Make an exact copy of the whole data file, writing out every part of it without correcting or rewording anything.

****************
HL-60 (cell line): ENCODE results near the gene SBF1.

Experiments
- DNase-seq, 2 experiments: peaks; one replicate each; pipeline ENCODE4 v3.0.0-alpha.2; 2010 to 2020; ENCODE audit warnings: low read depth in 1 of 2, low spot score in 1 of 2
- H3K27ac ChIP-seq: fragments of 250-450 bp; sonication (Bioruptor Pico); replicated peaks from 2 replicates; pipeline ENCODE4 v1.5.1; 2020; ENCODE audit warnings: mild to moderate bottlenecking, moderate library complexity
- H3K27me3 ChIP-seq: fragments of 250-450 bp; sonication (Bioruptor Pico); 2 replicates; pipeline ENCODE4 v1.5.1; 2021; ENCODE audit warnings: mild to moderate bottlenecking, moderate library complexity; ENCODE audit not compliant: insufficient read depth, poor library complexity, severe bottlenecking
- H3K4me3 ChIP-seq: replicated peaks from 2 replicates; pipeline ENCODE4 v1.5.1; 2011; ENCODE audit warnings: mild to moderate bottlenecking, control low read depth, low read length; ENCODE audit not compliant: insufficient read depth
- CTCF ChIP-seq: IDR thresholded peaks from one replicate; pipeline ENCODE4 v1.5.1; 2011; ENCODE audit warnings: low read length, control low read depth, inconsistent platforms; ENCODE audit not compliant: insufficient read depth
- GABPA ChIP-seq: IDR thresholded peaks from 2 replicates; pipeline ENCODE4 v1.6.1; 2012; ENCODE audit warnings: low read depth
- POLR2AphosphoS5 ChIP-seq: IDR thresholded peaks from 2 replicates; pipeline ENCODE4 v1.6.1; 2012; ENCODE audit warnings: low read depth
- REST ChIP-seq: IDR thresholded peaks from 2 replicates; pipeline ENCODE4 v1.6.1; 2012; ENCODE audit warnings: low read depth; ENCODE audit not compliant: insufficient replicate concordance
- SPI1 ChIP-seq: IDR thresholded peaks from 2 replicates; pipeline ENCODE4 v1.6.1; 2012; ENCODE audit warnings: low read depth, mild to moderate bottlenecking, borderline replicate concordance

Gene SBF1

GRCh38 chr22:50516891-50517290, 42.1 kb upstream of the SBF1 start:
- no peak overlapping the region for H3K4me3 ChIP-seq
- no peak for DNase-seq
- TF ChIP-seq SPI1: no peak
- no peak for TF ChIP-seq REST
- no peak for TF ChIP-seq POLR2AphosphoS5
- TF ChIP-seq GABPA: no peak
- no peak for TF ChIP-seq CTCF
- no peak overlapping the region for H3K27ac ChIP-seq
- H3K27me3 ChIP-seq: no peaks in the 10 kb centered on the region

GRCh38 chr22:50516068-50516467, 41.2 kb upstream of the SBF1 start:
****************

HL-60 (cell line): ENCODE results near the gene SBF1.

Experiments
- DNase-seq, 2 experiments: peaks; one replicate each; pipeline ENCODE4 v3.0.0-alpha.2; 2010 to 2020; ENCODE audit warnings: low read depth in 1 of 2, low spot score in 1 of 2
- H3K27ac ChIP-seq: fragments of 250-450 bp; sonication (Bioruptor Pico); replicated peaks from 2 replicates; pipeline ENCODE4 v1.5.1; 2020; ENCODE audit warnings: mild to moderate bottlenecking, moderate library complexity
- H3K27me3 ChIP-seq: fragments of 250-450 bp; sonication (Bioruptor Pico); 2 replicates; pipeline ENCODE4 v1.5.1; 2021; ENCODE audit warnings: mild to moderate bottlenecking, moderate library complexity; ENCODE audit not compliant: insufficient read depth, poor library complexity, severe bottlenecking
- H3K4me3 ChIP-seq: replicated peaks from 2 replicates; pipeline ENCODE4 v1.5.1; 2011; ENCODE audit warnings: mild to moderate bottlenecking, control low read depth, low read length; ENCODE audit not compliant: insufficient read depth
- CTCF ChIP-seq: IDR thresholded peaks from one replicate; pipeline ENCODE4 v1.5.1; 2011; ENCODE audit warnings: low read length, control low read depth, inconsistent platforms; ENCODE audit not compliant: insufficient read depth
- GABPA ChIP-seq: IDR thresholded peaks from 2 replicates; pipeline ENCODE4 v1.6.1; 2012; ENCODE audit warnings: low read depth
- POLR2AphosphoS5 ChIP-seq: IDR thresholded peaks from 2 replicates; pipeline ENCODE4 v1.6.1; 2012; ENCODE audit warnings: low read depth
- REST ChIP-seq: IDR thresholded peaks from 2 replicates; pipeline ENCODE4 v1.6.1; 2012; ENCODE audit warnings: low read depth; ENCODE audit not compliant: insufficient replicate concordance
- SPI1 ChIP-seq: IDR thresholded peaks from 2 replicates; pipeline ENCODE4 v1.6.1; 2012; ENCODE audit warnings: low read depth, mild to moderate bottlenecking, borderline replicate concordance

Gene SBF1

GRCh38 chr22:50516891-50517290, 42.1 kb upstream of the SBF1 start:
- no peak overlapping the region for H3K4me3 ChIP-seq
- no peak for DNase-seq
- TF ChIP-seq SPI1: no peak
- no peak for TF ChIP-seq REST
- no peak for TF ChIP-seq POLR2AphosphoS5
- TF ChIP-seq GABPA: no peak
- no peak for TF ChIP-seq CTCF
- no peak overlapping the region for H3K27ac ChIP-seq
- H3K27me3 ChIP-seq: no peaks in the 10 kb centered on the region

GRCh38 chr22:50516068-50516467, 41.2 kb upstream of the SBF1 start: